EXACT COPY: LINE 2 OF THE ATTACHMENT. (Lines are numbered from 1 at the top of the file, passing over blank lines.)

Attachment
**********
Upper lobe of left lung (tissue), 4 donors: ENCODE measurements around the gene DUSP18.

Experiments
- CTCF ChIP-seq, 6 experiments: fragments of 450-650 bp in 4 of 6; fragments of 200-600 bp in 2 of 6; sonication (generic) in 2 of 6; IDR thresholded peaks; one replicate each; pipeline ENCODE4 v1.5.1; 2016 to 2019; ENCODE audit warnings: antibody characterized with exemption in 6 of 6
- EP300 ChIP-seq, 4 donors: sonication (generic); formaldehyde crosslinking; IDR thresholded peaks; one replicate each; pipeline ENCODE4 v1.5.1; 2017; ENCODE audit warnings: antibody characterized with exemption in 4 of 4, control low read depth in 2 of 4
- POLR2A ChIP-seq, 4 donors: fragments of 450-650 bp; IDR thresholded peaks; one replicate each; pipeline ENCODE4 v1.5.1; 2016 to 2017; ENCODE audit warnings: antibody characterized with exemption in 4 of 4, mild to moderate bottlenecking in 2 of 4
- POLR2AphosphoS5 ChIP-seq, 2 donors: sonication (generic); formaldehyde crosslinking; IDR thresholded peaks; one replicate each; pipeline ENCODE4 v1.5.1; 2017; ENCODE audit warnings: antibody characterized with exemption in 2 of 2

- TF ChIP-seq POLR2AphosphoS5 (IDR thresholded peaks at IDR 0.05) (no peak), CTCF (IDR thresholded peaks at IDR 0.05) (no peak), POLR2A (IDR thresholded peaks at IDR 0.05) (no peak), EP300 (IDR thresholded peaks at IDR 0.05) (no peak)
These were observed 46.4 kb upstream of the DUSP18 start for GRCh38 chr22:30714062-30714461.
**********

Experiments